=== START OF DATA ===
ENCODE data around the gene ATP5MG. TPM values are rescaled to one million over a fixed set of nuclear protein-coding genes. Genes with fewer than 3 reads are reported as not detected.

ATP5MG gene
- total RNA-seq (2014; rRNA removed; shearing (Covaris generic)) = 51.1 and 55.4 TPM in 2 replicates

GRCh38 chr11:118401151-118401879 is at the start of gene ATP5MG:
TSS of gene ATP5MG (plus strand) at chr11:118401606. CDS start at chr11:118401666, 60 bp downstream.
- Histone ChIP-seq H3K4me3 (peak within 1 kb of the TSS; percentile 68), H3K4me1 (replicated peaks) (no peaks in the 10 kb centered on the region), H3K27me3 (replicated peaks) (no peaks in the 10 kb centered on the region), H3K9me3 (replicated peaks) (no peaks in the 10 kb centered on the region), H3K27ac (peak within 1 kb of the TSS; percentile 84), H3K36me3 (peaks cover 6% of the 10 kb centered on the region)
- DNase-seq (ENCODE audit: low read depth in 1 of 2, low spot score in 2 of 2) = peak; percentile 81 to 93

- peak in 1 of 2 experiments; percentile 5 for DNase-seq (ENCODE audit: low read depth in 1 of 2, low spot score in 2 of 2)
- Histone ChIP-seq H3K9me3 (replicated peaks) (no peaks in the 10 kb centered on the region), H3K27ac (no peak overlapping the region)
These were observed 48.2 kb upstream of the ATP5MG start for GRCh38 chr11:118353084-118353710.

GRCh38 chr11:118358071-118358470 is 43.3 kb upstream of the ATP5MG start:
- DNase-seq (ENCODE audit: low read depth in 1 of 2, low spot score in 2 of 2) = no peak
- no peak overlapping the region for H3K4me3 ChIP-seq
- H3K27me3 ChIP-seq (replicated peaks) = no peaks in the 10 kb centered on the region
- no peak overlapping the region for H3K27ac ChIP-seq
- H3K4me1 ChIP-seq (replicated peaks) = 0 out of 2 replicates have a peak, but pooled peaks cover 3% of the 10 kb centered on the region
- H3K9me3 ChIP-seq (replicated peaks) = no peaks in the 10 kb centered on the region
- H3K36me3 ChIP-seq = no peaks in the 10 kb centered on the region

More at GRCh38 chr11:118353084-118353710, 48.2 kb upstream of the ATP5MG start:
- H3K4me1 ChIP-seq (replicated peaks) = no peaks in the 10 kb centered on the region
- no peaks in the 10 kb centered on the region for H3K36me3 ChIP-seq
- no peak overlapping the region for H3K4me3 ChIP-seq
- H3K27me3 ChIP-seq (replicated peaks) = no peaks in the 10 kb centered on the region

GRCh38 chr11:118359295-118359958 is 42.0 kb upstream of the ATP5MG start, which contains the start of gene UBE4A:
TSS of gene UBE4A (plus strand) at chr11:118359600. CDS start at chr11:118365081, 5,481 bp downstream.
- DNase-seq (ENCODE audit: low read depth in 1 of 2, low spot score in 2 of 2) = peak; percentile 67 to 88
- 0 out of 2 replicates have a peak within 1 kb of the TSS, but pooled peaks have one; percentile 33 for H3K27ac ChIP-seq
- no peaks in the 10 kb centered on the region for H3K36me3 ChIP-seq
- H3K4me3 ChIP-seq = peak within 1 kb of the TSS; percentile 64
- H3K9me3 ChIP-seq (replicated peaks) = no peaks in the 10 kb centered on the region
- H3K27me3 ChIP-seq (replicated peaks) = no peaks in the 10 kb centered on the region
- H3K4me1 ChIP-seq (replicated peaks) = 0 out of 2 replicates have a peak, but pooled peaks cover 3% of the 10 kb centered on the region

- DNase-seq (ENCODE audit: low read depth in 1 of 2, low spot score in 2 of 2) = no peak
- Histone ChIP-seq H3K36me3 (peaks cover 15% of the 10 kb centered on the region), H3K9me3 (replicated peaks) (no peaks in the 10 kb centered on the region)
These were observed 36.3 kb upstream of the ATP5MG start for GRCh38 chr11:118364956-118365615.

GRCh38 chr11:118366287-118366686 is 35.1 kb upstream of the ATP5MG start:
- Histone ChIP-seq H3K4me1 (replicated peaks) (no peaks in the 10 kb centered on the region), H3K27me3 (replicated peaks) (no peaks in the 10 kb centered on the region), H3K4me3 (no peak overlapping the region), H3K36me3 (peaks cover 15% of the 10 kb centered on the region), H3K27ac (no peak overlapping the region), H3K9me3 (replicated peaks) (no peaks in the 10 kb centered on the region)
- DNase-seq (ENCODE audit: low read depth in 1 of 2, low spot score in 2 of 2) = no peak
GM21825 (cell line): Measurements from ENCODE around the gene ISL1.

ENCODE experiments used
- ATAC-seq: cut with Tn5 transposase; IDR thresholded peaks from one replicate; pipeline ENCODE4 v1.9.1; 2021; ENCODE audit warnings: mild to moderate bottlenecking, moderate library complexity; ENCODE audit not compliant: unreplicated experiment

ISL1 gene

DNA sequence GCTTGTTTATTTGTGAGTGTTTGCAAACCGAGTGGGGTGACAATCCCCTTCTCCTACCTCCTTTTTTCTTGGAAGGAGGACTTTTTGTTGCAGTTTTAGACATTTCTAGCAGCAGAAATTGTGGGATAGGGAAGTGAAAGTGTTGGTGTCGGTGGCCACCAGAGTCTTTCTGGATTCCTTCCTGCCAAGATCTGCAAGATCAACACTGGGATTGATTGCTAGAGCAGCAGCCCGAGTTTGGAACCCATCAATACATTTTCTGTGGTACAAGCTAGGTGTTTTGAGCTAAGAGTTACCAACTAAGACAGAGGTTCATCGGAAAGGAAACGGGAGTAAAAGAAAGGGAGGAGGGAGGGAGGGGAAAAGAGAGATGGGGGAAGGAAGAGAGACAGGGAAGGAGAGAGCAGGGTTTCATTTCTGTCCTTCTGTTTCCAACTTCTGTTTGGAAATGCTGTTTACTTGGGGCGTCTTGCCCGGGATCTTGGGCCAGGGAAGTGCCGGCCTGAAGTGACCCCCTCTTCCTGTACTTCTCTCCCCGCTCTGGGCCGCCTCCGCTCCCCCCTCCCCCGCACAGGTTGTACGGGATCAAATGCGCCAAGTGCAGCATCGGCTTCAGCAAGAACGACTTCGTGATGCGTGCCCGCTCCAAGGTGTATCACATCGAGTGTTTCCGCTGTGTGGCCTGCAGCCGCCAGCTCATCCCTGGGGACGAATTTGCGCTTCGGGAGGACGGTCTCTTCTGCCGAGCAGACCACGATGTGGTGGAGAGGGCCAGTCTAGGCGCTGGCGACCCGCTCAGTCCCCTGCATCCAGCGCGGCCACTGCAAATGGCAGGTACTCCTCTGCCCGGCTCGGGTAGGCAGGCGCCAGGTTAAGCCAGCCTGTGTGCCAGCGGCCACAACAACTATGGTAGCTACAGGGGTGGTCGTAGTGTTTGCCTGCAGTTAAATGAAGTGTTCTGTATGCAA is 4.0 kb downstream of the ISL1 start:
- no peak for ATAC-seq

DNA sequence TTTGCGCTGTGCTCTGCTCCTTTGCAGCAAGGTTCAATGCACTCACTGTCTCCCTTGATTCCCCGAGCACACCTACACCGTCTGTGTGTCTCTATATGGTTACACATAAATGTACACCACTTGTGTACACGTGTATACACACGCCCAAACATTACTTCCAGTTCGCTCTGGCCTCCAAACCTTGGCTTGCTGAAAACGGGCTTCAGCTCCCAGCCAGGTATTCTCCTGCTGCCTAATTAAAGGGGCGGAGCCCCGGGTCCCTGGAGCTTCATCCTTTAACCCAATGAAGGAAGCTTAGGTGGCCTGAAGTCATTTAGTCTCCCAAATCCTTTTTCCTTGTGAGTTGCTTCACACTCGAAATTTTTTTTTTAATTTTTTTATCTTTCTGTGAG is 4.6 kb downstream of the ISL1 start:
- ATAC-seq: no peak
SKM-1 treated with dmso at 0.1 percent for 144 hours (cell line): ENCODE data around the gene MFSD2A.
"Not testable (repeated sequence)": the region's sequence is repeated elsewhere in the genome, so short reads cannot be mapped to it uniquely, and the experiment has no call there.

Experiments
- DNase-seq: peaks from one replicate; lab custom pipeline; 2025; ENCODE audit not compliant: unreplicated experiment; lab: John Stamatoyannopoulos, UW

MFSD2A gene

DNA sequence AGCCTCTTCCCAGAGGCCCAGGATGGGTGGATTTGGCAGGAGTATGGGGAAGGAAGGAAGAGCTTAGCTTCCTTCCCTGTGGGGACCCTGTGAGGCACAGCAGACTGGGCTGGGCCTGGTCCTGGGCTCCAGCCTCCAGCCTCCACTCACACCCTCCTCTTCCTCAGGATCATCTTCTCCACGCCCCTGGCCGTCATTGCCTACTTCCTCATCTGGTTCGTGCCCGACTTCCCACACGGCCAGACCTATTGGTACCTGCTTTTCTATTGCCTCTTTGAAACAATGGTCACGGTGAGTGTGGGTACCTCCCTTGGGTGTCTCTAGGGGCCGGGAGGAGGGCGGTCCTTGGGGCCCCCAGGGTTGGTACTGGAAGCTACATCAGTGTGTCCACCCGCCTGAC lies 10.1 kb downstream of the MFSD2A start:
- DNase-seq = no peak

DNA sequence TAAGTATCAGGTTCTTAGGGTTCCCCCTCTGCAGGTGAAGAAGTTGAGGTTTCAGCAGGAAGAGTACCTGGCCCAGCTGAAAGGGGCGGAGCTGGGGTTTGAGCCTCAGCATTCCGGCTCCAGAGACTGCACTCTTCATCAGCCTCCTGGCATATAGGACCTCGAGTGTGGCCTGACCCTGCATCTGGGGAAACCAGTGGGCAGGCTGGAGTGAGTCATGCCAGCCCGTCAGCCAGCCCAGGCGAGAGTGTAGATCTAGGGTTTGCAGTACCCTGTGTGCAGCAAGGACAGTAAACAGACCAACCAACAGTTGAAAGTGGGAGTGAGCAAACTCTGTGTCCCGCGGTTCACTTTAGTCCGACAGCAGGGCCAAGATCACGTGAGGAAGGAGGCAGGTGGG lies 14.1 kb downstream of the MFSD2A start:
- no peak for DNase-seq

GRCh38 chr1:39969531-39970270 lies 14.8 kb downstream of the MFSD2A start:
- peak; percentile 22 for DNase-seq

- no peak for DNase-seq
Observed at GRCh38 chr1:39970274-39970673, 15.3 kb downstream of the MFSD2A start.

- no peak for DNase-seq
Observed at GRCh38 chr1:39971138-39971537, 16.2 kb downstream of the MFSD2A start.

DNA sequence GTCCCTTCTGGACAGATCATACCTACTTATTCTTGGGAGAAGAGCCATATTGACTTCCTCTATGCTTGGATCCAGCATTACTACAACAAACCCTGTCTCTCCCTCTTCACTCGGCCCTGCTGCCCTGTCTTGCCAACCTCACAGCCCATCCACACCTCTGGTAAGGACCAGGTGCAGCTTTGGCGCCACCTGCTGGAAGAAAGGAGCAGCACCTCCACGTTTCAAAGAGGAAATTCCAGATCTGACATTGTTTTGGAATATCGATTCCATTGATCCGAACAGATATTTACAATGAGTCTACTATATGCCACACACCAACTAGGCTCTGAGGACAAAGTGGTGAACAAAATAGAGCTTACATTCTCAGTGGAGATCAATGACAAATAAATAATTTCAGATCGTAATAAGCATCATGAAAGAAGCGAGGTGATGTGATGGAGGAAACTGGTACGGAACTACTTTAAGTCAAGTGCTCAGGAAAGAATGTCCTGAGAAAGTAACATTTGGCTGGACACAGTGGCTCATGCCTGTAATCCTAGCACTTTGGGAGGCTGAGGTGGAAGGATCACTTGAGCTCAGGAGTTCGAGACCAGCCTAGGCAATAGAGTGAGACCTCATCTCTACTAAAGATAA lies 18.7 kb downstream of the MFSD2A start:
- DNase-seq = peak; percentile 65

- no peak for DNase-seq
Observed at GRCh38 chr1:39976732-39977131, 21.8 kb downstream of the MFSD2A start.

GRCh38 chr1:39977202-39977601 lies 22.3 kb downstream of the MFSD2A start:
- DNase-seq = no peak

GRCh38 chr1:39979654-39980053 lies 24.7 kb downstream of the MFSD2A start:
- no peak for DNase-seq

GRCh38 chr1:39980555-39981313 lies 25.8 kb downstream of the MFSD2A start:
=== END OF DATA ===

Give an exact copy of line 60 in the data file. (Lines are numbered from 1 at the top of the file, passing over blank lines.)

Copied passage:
- no peak for DNase-seq